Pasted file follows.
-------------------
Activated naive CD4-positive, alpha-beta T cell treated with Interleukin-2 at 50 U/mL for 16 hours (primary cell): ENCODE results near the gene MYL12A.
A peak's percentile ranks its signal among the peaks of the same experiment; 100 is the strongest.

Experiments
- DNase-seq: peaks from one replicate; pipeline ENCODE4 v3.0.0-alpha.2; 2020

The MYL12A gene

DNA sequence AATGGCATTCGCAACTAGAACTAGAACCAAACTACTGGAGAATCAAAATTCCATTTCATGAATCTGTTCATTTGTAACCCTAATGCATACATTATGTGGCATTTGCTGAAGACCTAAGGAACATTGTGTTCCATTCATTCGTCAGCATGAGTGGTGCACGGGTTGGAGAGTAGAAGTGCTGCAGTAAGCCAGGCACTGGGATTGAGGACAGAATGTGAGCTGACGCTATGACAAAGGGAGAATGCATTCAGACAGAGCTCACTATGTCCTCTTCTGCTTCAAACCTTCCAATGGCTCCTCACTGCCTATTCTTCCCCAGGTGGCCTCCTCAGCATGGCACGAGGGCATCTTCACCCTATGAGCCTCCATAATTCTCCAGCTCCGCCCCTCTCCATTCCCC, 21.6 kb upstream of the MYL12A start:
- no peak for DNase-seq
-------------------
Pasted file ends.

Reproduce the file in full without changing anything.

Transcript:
Activated naive CD4-positive, alpha-beta T cell treated with Interleukin-2 at 50 U/mL for 16 hours (primary cell): ENCODE results near the gene MYL12A.
A peak's percentile ranks its signal among the peaks of the same experiment; 100 is the strongest.

Experiments
- DNase-seq: peaks from one replicate; pipeline ENCODE4 v3.0.0-alpha.2; 2020

The MYL12A gene

DNA sequence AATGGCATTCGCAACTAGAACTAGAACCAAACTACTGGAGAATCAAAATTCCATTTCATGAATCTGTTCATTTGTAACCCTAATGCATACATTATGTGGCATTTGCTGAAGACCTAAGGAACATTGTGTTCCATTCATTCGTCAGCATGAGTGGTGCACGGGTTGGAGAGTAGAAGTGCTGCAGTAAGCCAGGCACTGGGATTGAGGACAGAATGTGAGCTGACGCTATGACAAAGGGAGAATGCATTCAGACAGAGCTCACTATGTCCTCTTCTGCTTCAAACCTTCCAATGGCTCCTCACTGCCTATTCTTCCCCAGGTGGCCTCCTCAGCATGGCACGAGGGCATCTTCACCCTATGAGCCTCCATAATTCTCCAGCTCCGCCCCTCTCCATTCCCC, 21.6 kb upstream of the MYL12A start:
- no peak for DNase-seq